Ripeness is one of a number of doctrines drawn from the Constitution’s Article III provision that federal courts consider only actual cases or controversies. (The Article III limitations, understood as a constitutional limit on judicial power, require courts to reject non-justiciable cases; other court-created doctrines may lead courts to choose to abstain from adjudication for prudential reasons. The gatekeeping doctrine of ripeness has both constitutional and prudential aspects.) The ripeness doctrine, the Supreme Court has said, “is peculiarly a question of timing.” It cautions against premature adjudication of a legal controversy, one that is “anchored in future events that may not occur as anticipated, or at all.”

For obvious reasons, ripeness is of special concern where a complaint is based not on what has happened but on what may happen—and what may happen is of special concern where a complainant challenges a statute before it has been enforced. At first glance, the idea that a litigant may bring such a pre-enforcement challenge may seem odd. Where, after all, is the injury to the plaintiff? But the Supreme Court has long held that “when fear of criminal prosecution under an allegedly unconstitutional statute is not imaginary or wholly speculative a plaintiff need not ‘first expose himself to actual arrest or prosecution to be entitled to challenge [the] statute.’” One underlying rationale for this doctrine concerns injury that is hard to see: the danger of self-censorship. A speech-chilling statute can effectively inflict this injury even without actual prosecution.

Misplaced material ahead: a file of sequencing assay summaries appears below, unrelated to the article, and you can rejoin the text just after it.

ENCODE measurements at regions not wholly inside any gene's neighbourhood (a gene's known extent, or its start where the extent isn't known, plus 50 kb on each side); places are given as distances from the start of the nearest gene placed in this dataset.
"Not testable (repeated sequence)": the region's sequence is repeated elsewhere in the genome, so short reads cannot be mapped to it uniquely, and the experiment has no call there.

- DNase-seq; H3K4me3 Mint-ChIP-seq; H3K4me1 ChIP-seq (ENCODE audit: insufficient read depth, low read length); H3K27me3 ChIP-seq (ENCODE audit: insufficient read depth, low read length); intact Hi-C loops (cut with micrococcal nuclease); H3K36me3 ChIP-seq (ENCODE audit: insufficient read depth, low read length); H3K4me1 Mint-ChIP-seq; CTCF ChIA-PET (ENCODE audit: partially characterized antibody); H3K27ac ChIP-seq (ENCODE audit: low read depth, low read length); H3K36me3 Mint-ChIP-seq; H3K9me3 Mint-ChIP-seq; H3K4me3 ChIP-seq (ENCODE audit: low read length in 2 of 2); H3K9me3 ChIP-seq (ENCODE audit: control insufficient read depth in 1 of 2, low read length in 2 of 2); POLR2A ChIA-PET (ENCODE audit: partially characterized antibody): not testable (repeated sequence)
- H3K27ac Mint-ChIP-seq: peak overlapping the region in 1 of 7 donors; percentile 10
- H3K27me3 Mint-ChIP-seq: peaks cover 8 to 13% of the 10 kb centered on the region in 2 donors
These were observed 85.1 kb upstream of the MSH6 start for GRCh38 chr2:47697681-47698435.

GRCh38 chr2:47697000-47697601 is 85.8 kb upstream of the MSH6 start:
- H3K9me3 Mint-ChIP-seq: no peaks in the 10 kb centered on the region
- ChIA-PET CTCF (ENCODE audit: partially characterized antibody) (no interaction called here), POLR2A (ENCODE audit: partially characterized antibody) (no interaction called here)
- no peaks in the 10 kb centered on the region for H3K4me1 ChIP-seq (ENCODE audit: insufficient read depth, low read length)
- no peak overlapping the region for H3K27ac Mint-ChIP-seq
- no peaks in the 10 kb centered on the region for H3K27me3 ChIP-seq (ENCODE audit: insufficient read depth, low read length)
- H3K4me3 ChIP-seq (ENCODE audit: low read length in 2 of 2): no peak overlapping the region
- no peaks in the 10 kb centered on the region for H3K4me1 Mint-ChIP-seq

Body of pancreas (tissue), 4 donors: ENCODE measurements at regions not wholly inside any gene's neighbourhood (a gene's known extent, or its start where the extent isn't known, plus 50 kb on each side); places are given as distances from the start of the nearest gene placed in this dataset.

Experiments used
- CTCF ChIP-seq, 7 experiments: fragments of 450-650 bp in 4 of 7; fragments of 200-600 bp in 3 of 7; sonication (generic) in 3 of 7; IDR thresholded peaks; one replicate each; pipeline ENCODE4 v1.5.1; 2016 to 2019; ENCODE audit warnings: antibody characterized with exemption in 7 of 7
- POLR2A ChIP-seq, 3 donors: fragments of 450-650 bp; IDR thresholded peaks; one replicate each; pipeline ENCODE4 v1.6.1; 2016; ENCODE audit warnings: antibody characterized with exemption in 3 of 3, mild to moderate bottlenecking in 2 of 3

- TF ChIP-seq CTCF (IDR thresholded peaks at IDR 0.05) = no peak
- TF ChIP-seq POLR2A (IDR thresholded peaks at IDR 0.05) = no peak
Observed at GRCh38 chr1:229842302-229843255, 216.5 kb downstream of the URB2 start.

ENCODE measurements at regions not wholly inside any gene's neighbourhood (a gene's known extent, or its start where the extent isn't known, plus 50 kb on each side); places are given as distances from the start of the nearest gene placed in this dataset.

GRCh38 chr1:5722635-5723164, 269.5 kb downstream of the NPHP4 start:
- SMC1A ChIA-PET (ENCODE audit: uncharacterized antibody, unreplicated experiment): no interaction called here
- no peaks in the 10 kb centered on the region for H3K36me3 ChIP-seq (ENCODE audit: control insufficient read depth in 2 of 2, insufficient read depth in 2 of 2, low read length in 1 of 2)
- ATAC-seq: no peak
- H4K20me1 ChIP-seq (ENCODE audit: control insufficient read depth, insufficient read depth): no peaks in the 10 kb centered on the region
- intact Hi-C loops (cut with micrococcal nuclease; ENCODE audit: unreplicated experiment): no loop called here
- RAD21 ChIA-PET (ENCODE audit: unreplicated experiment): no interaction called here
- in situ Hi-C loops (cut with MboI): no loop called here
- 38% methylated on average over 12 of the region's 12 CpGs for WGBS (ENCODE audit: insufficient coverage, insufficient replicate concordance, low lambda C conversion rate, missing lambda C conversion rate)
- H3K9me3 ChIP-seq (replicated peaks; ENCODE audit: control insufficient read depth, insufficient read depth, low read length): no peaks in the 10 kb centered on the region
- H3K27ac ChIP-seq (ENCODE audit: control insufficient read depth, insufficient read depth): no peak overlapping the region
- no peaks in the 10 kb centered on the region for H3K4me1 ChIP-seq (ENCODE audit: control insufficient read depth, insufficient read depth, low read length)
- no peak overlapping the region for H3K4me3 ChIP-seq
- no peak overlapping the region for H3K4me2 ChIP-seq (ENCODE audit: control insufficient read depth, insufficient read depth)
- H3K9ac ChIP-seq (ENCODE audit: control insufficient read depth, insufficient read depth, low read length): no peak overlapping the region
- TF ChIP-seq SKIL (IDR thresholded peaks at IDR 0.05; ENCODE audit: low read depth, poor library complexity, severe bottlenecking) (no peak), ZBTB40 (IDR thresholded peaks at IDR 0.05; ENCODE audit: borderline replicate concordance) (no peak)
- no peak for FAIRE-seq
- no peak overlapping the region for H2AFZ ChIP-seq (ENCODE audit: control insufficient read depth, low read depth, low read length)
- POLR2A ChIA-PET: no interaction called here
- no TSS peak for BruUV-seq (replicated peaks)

The Court has had the opportunity to decide the validity of pre-enforcement challenges to speech-related statutes on multiple occasions. Complaints have been found to be ripe where a Vietnam war protester was warned to stop handbilling at a shopping center or face the risk of prosecution (Steffel v. Thompson, 1974); where union employees and supporters would have to curtail their consumer appeals in order to avoid possible prosecution under a state unfair labor practice law (Babbitt v. United Farm Workers, 1979); where an attorney and state senator would suffer reputational damage if he had to identify as political propaganda certain films that he wished to show (Meese v. Keene, 1987); where booksellers would face costly measures to comply with a statute prohibiting the display of pornographic materials to minors (Virginia v. American Booksellers Association, 1988). In all of these cases, the Court found that the plaintiffs faced a “threatened or actual injury from the putatively illegal action.”

On the other hand, where a plaintiff could not show a specific threat of injury—say, for example, from the U.S. Army’s political surveillance activity (Laird v. Tatum, 1972)—the Court has stated that more than a “subjective chill” is required to make a case or controversy justiciable. As it has often declared, the Court is not in the business of rendering advisory opinions.